Medicare advantage in a clipboard. Health care insurance concept.

Increasing prior authorization burdens for Medicare Advantage patients are contributing to increased practice administration costs, disrupted practice workflow and delays and denials of necessary medical care, according to a new survey from the Medical Group Management Association (MGMA).

Of the 601 medical practices surveyed, 95% treated MA enrollees. Ninety-seven percent of those groups reported that MA patients experienced delays or denials for medically necessary care such as prescription medicine, diagnostic tests, or medical services due to prior authorization requirements.

MA enrollment now accounts for more than half of all Medicare beneficiaries, according to a new analysis from the Kaiser Family Foundation. As MA enrollment climbs, so do prior authorization requirements, the survey found. Eighty-four percent of the practices surveyed said prior authorization requirements for MA increased in the last 12 months.

Thirty-five percent of the survey respondents said they spend “upwards of 35 minutes on an average single prior authorization request” while 76% said they have to interface with five or more “health plan proprietary web portals.”

“There are so many prior authorization requirements and half-baked portals that it is nearly impossible to keep up with the level of administration required to maintain access for the staff performing them,” an Idaho family practice surveyed said. “Every time a new prior authorization is required, it’s like starting over from the beginning, or worse.”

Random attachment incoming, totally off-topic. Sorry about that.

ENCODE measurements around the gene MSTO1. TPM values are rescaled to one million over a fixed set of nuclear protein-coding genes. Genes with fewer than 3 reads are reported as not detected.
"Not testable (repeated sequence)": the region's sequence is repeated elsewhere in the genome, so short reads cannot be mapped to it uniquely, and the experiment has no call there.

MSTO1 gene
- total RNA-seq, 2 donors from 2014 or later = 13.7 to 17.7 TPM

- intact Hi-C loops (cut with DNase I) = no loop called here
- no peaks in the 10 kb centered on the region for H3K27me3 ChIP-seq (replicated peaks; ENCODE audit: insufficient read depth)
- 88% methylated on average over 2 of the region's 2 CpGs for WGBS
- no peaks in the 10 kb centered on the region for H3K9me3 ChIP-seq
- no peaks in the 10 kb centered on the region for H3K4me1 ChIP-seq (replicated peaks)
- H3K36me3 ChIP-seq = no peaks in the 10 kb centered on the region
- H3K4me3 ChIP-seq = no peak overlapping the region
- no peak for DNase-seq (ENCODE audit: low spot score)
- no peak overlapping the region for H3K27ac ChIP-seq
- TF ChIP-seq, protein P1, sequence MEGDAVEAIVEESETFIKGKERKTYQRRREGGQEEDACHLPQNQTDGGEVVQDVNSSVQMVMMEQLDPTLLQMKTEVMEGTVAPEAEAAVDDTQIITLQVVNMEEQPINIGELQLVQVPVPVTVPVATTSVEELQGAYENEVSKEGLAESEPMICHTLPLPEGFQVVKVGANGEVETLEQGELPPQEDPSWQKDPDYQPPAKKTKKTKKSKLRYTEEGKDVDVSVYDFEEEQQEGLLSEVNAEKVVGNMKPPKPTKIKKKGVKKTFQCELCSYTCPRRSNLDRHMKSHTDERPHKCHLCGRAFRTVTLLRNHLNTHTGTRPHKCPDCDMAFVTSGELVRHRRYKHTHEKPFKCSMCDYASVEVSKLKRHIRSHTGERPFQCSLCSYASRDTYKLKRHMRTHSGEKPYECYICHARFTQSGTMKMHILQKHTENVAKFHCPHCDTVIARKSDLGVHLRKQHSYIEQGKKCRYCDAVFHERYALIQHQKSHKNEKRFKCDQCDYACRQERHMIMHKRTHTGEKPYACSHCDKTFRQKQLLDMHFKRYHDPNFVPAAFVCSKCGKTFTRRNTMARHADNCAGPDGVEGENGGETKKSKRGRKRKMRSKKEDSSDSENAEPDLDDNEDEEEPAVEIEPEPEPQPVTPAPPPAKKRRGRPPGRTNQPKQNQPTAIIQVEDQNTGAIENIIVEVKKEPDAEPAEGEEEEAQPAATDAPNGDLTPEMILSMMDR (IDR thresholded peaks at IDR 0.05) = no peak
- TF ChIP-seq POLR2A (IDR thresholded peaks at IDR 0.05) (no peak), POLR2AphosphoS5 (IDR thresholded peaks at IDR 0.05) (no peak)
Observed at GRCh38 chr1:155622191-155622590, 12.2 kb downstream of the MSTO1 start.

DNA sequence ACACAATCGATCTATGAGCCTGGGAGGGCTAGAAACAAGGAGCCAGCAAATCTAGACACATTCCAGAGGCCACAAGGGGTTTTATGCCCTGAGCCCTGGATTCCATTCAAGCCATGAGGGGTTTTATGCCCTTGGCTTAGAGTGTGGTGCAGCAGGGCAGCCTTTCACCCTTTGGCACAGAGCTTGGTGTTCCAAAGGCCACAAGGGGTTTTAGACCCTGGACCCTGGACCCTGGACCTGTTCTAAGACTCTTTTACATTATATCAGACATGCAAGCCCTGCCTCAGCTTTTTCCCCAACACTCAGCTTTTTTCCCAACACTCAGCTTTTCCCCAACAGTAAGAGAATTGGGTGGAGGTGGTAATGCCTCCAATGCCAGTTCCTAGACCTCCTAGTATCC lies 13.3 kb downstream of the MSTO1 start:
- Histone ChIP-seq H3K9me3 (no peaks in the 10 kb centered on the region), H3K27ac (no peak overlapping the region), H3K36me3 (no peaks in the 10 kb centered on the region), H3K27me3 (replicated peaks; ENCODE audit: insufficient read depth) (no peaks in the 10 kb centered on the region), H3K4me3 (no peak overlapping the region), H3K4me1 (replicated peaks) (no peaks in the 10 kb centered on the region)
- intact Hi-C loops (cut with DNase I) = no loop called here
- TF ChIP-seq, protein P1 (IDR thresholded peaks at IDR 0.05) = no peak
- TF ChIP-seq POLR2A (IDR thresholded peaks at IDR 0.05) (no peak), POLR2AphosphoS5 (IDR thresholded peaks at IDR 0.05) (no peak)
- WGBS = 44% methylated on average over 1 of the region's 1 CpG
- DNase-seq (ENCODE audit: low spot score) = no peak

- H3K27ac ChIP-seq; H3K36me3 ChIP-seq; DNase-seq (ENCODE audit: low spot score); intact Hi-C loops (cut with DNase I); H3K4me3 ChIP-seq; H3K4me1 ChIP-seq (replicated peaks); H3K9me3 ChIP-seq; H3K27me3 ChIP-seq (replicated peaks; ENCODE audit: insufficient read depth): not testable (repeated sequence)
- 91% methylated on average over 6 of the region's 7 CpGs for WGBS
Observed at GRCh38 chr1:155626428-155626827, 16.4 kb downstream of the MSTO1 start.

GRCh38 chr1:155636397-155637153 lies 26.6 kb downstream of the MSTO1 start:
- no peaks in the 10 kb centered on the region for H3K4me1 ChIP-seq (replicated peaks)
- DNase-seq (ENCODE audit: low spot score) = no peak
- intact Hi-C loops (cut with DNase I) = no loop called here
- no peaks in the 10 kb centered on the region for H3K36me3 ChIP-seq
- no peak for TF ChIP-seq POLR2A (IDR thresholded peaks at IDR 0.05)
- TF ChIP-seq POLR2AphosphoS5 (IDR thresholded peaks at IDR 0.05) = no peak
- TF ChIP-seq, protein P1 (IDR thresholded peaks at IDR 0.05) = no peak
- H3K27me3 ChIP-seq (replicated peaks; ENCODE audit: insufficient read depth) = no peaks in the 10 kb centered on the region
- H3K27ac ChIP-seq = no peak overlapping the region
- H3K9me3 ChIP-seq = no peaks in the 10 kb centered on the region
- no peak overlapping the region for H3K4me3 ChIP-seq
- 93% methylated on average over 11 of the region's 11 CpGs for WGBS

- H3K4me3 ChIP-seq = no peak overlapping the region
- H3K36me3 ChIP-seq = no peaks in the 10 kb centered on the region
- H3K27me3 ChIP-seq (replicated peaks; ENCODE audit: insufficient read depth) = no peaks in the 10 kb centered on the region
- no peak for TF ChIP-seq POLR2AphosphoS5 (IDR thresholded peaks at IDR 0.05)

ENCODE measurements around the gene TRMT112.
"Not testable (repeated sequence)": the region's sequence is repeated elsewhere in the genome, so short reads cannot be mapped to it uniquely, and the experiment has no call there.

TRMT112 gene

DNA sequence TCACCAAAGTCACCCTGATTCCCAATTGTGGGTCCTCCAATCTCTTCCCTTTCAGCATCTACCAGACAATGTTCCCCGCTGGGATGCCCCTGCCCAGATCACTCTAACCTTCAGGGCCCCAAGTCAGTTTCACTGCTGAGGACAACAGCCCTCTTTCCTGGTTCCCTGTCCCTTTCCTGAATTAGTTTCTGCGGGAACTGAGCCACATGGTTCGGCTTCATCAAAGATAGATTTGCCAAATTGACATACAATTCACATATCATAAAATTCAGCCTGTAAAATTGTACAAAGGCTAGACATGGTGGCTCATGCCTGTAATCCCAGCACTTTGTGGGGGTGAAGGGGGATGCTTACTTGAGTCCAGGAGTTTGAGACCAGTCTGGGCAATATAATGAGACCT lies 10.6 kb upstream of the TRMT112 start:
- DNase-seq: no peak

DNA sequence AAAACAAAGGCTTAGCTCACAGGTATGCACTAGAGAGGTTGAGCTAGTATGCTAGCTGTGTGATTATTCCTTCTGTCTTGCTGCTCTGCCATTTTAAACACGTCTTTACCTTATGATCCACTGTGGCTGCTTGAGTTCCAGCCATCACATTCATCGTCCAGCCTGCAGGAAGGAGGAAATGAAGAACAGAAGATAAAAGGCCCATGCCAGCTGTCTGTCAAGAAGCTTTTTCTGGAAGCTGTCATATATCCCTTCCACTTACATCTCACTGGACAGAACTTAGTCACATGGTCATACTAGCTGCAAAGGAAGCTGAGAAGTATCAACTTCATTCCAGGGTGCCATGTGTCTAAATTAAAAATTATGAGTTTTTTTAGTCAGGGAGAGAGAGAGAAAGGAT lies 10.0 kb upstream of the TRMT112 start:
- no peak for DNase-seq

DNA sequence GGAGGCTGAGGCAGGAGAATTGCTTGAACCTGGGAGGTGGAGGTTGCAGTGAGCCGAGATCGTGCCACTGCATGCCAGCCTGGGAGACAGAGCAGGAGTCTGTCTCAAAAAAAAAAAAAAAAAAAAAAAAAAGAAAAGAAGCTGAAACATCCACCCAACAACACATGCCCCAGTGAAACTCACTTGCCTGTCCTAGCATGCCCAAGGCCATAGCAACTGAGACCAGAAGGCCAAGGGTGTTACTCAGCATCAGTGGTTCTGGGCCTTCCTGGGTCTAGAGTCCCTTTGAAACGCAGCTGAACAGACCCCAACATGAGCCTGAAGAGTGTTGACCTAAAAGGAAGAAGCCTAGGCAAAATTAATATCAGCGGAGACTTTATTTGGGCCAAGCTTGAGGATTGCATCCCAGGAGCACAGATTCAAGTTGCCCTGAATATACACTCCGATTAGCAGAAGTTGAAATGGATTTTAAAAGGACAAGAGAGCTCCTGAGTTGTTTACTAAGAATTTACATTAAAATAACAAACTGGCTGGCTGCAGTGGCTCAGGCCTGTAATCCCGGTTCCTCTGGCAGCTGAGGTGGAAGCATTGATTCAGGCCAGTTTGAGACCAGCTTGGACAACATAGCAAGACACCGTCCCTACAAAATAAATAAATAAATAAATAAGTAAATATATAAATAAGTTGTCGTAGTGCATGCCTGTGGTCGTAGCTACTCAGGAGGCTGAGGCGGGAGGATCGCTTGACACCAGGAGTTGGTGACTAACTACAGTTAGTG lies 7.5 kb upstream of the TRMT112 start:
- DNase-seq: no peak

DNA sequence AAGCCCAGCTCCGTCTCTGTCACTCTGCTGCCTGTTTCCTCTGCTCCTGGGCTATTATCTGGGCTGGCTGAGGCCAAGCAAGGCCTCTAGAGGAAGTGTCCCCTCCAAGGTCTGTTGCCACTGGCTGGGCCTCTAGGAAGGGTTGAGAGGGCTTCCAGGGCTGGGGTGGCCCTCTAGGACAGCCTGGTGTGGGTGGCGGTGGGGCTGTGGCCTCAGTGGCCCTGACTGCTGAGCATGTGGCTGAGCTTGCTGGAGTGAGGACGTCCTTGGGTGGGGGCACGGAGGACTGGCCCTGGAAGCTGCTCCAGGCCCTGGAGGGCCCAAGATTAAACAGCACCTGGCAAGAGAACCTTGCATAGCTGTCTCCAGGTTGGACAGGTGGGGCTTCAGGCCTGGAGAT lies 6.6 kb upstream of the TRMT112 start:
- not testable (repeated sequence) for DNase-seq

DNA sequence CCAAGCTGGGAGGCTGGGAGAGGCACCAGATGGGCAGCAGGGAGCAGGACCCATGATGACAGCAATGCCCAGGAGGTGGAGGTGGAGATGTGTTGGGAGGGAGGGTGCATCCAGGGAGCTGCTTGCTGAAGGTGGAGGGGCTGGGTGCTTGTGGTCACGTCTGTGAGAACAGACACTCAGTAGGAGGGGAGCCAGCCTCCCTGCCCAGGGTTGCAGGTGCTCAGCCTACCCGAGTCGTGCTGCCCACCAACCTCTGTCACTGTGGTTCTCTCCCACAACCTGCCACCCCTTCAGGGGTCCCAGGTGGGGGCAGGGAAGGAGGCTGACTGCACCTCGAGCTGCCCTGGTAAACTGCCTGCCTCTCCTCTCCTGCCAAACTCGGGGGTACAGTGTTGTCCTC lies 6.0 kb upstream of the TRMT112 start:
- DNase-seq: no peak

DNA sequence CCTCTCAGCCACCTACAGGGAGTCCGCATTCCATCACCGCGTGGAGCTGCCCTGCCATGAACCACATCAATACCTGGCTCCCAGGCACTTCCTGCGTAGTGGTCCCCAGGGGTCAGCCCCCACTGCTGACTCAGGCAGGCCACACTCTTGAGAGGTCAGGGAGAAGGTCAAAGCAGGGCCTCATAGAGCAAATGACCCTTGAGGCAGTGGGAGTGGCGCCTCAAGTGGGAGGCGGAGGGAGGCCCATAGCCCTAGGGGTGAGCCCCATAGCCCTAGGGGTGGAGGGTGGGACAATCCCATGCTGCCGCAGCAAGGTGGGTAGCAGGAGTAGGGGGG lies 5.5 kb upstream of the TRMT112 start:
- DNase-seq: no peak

The survey also showed that prior authorization requirements are increasing practice costs. Sixty percent of the practices surveyed reported that “at least three different employees are involved in completing a single prior authorization request.

MA plans denied in full or in part 2 million (6%) of 35 million prior authorization requests in 2021, according to a study this year by Kaiser Family Foundation. The vast majority of the denials (1.6 million) were denied in full.

In February, CMS proposed the  Prior Authorization and Interoperability rule that would establish an electronic prior authorization program, require MA plans to publicly report data on prior authorization practices and shorten the required time frames for MA plans to return prior authorization decisions.

In a March letter to CMS Administrator Chiquita Brooks-LaSure, MGMA showed encouragement toward the rule.

“We are encouraged that CMS included Medicare Advantage (MA) plans in the scope of this rule and thank the agency for addressing overdue prior authorization reform in both this proposed rule and the 2024 Part C/D proposed rule,” the organization said.